Calling it the biggest disappointment of his career, Gov. Peter Shumlin said Wednesday he was abandoning plans to make Vermont the first state in the country with a universal, publicly funded healthcare system.
Going forward with a project four years in the making would require tax increases too big for the state to absorb, Shumlin said. The measure had been the centerpiece of the Democratic governor's agenda and was watched and rooted for by single-payer healthcare supporters around the country.
"I am not going (to) undermine the hope of achieving critically important healthcare reforms for this state by pushing prematurely for single payer when it is not the right time for Vermont," Shumlin said to reporters and two boards advising him on healthcare changes.
Legislation Shumlin signed in 2011 put the state on a path to move beyond the federal Affordable Care Act by 2017 to a healthcare system more similar to that in neighboring Canada. Shumlin adopted the mantra that access to quality healthcare should be "a right and not a privilege."
The legislation called for the administration to produce a plan for financing the Green Mountain Care system by 2013 but it wasn't completed until the last several days. Shumlin said it showed the plan would require an 11.5% payroll tax on businesses and an income tax separate from the one the state already has of up to 9.5%.
Shumlin said small business owners would be hit with both, and he repeatedly expressed concern about whether those businesses, many of which now don't offer health insurance or offer much less costly insurance, could cover the new expense.
The governor said he had asked his healthcare team for alternative designs, but no one could come up with a plan to offer quality coverage at an affordable cost.
"The bottom line is that, as we completed the financing modeling in the last several days, it became clear that the risk of economic shock is too high at this time to offer a plan I can responsibly support for passage in the Legislature," the governor said.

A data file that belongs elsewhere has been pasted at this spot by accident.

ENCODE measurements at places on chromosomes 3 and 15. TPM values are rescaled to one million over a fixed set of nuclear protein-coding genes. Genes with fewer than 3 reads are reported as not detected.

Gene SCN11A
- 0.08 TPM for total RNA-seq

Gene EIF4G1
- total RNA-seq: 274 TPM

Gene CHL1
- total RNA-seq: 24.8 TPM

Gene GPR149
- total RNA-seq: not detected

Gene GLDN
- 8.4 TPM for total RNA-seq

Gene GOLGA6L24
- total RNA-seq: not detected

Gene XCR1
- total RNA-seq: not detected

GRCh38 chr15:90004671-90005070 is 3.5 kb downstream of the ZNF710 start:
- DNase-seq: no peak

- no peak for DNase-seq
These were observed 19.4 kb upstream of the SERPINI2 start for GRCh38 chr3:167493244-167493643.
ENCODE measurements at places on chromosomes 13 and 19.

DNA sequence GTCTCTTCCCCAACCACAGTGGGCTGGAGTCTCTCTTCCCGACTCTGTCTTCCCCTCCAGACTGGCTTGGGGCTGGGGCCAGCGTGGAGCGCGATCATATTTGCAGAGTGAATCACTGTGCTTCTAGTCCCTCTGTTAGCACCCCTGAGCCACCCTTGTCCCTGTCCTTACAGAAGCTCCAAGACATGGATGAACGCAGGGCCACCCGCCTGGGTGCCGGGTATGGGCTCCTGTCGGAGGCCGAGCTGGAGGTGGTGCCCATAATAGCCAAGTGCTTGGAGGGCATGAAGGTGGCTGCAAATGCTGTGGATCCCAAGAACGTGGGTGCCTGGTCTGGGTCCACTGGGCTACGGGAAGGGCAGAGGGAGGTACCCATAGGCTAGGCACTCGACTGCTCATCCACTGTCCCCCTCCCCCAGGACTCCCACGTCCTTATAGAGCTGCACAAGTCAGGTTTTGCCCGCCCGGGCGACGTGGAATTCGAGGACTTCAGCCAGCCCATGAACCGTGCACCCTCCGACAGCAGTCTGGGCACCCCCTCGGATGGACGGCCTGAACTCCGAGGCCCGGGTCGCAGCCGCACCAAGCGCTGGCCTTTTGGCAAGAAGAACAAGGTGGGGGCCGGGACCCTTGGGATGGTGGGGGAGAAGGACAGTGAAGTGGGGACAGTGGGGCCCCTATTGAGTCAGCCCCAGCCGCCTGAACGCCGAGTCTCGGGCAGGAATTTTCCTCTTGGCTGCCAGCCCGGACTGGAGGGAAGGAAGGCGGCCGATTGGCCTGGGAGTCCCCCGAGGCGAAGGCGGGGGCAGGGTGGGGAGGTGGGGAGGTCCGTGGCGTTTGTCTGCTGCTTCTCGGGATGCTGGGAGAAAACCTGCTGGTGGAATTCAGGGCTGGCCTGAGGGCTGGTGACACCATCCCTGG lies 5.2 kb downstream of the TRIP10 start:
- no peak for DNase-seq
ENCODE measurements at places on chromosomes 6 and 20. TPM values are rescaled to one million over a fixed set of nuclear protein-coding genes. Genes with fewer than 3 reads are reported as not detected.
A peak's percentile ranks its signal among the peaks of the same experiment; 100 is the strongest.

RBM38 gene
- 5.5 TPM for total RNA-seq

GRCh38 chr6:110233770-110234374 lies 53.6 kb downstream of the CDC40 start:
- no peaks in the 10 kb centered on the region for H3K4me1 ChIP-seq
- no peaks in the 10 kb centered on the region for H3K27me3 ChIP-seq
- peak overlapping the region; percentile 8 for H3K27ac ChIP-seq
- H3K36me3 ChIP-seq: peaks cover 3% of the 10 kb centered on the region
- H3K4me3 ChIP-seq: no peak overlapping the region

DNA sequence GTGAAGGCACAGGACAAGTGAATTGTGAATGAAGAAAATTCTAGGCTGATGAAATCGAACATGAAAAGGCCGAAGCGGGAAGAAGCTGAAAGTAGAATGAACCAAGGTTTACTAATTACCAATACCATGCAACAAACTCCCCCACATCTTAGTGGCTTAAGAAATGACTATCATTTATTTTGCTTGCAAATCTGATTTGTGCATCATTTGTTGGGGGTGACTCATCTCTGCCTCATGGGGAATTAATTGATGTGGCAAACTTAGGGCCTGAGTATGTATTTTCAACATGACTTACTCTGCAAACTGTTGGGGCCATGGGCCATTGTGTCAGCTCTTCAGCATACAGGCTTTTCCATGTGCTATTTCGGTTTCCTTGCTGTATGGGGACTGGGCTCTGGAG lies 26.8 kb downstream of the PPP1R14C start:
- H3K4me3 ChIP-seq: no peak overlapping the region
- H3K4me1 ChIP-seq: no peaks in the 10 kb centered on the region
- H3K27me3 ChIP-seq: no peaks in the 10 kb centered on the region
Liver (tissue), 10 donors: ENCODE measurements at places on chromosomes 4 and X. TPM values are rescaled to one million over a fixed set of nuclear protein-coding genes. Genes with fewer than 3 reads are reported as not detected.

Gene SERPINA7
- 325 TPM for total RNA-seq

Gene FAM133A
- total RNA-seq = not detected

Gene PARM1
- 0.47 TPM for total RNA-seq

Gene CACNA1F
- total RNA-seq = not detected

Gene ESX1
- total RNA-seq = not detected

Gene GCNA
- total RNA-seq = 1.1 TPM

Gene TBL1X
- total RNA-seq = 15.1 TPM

He said that was especially true at a time when the state has not fully recovered from the recession and has seen recent revenue forecast downgrades of $75 million. In addition, Shumlin's health care team concluded the state would get $150 million less in federal help with the health care changes than anticipated earlier, and an additional $150 million less in Medicaid assistance.
The decision was welcomed by some members of a Business Advisory Council that Shumlin had appointed to provide feedback on proposed health changes.
"My healthcare costs would have gone up by 61% if that plan had gone through," said Win Smith, president and owner of the Sugarbush ski resort. "If there were that 9% (income tax) on employees, many would have been paying more than they're paying now. It would have been a lose-lose. So I'm not unhappy that that plan is not going forward."
A leading single-payer advocate, James Haslam of the Vermont Workers' Center, called the announcement "a slap in the face" to thousands of Vermonters who had supported the proposed changes.
Dr. Deb Richter, leader of Vermont Health Care for All and a member of Physicians for a National Health Plan, said single-payer advocates nationally were bound to be disappointed. But she added, "Vermont is still going to lead the way. We're just not going to get there as fast as we had hoped."